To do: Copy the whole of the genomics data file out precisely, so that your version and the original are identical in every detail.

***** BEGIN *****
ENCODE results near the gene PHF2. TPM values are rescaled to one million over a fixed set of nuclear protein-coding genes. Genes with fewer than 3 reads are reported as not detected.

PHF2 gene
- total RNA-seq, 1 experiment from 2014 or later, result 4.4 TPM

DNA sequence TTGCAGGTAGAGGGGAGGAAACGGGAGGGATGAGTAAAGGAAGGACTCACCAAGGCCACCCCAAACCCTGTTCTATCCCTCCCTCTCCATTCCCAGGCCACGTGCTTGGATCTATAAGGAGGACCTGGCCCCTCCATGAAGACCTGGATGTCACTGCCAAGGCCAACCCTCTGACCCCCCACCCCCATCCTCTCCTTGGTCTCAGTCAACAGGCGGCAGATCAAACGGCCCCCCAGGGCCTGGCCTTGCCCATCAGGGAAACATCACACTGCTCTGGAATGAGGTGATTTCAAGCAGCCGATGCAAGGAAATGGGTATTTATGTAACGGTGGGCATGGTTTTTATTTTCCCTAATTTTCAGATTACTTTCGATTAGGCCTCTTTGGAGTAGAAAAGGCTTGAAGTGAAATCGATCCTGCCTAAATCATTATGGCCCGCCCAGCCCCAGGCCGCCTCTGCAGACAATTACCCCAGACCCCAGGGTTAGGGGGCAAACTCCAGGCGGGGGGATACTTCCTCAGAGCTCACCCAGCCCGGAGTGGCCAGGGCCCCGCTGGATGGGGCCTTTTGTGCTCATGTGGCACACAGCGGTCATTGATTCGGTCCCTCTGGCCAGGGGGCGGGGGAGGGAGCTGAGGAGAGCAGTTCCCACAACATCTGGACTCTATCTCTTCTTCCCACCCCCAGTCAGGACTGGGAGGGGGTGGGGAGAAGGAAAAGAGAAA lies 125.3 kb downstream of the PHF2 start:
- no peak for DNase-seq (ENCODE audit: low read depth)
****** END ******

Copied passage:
ENCODE results near the gene PHF2. TPM values are rescaled to one million over a fixed set of nuclear protein-coding genes. Genes with fewer than 3 reads are reported as not detected.

PHF2 gene
- total RNA-seq, 1 experiment from 2014 or later, result 4.4 TPM

DNA sequence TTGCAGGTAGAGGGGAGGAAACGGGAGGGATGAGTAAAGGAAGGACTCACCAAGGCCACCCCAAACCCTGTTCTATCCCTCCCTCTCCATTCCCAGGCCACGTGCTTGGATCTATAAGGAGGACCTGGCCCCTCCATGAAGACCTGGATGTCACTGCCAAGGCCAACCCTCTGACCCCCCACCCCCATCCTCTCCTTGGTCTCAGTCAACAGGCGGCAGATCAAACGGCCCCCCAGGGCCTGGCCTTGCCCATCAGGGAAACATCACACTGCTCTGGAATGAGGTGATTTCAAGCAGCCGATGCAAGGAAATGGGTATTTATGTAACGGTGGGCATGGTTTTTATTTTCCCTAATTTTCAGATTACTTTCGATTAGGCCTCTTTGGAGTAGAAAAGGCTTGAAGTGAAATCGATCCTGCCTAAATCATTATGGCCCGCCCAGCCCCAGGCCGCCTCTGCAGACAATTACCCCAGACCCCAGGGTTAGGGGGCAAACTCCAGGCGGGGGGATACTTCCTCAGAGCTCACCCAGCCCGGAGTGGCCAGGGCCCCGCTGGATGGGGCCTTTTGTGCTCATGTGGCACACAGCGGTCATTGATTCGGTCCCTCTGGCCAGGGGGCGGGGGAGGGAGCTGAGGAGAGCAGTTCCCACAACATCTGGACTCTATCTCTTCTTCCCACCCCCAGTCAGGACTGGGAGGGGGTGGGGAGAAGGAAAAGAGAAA lies 125.3 kb downstream of the PHF2 start:
- no peak for DNase-seq (ENCODE audit: low read depth)